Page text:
I know adults tend to romanticize their childhoods somewhat. Especially our summers. Those lazy, hazy, crazy days of summer where life was one long stretch of time with not enough stuff to do to fill it. Now I know that's not entirely true. Many kids had to work long hours on parents farms or family businesses. But, even though I do remember the work, I also remember that there wasn't this rush, rush kind of feeling that I think is happening too much with today's generation of kids. Get up early to get to this camp, come home and run to this practice, take this lesson, plan a play date, whatever but make sure every minute of every hour is scheduled with SOMETHING to do. Even when it's summer.
After a weekend getaway to the cottage I got to thinking about my kids and what they'll remember about their summers. My first daughter was put into a lot of summer camps up until she was thirteen or so. We don't have much family around here so all she got for down time in the summer was a one or two week stint on my parents farm or a one or two week vacation with us. Same thing with Daughter Two. By the time The Boy arrived the girls were sick of camps. The Boy went to a few but this year he rebelled. When we asked him what one or two week camps he wanted to attend (swimming? Golf? Tennis?) he said, "I just want to be bored this summer."
I totally get that. The Boy is so overscheduled during the school year I'm not surprised he's burnt out. Plus, he's more of an introvert and needs quiet down time to recharge his batteries. School takes a lot out of him and add to that the three times a week he's at Tae Kwon Do and the 4 or 5 times a week he's at hockey the kid gets wiped. So, when he wanted to do 'nothing' this summer I said okay. But nothing still includes three times a week Tae Kwon Do, a weekly hockey treadmill session to improve his stride, and one 3 on 3 hockey game Wednesday nights. Compared to his regular schedule that's cake. Still, during the day he's free (a minimal amount of chores notwithstanding).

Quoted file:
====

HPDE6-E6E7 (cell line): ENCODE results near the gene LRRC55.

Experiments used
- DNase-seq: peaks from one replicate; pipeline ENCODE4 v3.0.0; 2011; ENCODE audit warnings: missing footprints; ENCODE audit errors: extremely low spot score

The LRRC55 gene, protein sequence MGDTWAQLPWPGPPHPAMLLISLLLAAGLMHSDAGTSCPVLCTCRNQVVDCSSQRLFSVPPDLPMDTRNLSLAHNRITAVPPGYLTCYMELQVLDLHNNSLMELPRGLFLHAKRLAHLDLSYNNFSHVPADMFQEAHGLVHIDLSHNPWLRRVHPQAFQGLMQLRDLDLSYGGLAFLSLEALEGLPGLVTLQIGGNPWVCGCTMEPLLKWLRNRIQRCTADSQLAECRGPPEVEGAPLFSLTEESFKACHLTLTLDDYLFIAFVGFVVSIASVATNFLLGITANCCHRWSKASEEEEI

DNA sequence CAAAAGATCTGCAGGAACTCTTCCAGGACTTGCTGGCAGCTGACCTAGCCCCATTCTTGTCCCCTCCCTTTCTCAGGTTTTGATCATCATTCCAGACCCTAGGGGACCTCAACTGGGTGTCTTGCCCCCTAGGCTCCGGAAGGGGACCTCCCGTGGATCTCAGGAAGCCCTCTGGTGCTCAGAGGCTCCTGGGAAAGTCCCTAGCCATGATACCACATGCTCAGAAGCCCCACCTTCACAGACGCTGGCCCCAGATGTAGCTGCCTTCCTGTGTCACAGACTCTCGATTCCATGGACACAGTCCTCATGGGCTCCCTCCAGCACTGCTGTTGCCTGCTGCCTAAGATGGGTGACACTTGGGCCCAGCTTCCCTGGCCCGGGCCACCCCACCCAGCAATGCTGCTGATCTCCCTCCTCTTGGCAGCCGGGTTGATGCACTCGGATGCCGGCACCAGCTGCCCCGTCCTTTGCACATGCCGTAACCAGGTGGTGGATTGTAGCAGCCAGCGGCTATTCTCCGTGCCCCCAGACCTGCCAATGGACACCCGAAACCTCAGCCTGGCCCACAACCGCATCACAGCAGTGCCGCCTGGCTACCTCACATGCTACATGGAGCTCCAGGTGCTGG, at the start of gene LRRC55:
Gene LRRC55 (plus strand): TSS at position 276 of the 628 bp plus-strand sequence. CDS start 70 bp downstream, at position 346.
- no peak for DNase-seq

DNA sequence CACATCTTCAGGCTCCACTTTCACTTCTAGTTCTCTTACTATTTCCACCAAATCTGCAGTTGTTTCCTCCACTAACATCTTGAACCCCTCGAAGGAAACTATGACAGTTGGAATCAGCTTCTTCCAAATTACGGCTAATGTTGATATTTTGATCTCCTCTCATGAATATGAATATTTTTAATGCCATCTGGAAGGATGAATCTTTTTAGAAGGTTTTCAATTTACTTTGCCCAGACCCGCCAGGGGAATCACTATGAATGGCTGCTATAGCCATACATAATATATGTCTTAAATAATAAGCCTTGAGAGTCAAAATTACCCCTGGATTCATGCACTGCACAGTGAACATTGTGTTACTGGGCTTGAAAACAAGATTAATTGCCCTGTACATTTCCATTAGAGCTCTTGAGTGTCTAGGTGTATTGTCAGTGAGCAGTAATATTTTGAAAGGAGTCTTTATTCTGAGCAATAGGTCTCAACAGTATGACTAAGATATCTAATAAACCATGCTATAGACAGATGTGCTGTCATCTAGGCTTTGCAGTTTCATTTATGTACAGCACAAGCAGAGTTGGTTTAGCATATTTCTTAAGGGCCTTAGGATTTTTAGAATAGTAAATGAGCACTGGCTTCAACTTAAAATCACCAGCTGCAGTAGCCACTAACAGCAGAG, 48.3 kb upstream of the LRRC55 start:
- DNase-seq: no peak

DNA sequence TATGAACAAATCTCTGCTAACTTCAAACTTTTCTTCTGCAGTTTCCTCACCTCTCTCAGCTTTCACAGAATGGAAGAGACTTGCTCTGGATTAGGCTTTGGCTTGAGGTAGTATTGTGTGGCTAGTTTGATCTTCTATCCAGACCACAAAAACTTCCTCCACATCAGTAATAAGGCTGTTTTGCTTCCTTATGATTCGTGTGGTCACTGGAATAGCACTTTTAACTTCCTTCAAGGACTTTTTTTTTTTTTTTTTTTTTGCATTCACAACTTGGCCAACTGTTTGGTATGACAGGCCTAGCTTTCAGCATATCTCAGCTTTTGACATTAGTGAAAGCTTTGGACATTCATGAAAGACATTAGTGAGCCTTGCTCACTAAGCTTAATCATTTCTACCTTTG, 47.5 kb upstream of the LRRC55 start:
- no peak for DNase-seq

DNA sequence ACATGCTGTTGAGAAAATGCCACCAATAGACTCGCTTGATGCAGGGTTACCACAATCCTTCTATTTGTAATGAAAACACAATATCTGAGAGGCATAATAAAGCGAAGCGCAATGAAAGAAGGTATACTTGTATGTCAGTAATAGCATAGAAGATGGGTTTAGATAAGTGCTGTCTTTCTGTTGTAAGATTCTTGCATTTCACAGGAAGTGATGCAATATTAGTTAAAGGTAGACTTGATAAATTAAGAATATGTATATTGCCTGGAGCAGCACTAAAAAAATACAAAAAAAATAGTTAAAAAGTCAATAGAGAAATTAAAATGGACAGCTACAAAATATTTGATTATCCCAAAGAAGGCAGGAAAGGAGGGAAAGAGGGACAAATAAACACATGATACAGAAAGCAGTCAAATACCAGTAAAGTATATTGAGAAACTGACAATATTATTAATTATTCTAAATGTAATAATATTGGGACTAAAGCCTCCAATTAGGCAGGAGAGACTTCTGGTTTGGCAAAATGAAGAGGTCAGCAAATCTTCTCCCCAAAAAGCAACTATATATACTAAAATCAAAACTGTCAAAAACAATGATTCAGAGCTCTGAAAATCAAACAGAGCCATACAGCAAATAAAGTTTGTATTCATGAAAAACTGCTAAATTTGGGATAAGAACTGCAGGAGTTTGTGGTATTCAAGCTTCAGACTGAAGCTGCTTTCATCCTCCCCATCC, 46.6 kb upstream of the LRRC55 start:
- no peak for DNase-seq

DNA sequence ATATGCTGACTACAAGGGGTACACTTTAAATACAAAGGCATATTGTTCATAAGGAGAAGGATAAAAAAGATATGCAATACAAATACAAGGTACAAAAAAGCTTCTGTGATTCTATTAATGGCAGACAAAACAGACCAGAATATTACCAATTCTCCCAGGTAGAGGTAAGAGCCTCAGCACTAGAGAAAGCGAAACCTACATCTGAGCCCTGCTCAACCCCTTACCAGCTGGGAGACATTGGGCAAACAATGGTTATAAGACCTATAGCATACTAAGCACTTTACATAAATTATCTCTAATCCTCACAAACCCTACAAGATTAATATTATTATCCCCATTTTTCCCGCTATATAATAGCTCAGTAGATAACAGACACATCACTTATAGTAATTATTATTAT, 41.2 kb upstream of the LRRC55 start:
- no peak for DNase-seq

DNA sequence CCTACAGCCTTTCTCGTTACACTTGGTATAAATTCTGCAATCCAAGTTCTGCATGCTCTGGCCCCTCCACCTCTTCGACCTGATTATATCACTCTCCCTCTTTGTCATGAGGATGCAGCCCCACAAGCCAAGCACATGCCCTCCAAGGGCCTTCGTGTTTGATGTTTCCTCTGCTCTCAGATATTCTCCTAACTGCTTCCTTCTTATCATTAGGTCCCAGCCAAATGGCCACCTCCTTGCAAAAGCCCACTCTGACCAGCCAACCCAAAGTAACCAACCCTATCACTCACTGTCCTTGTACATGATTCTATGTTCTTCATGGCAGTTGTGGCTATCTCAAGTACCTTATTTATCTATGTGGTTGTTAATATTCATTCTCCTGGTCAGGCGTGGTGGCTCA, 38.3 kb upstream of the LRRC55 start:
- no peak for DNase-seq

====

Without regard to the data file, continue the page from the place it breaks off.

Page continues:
Last night, I was supposed to take him to Tae Kwon Do but when I got home he wasn't there. His sister said he'd gone to a particular friend's house but when I called he wasn't there. Not unusual for The Boy to take off to one place on his bike and end up at another without calling us to let us know (a horrible habit we can't seem to break him of). So, with 15 minutes until the Tae Kwon Do class I'm driving through the neighbourhood searching for him, silently cursing his irresponsibility under my breath and trying not to let images of strangers kidnapping my son off the street enter my anxious brain. I find him at a local park. The sun is just about to lower behind the trees so the light is hazy and the park is speckled with shade from the surrounding trees. There are people playing tennis, a few mom's and their babies are in the playground area and there, sitting on the swings is The Boy dragging his flip flops through the sand, talking with a neighbourhood girl we haven't seen in a while. His friend is also beside him doing the same thing, staring into space. All their bikes are jumbled in a heap on the grass. It is one of those 'moments' that makes me flash back to a feeling of my childhood summers - that lazy, kind of bored, but comfortable sensation of not having to go anywhere, just hanging out, talking with a friend, probably asking each other "What do you guys want to do?" and no one having any idea. Just. Doing. Nothing.
I didn't make him go to Tae Kwon Do (for which I got heck from my husband. Oh, well.)
I did make him go home and cut the grass because he didn't tell me where he'd been since 2 p.m.
There is a time for doing nothing and I'm glad The Boy is experiencing that. There is also a time to do chores. After all, it's never too late to teach kids about trying to have balance in your life. :)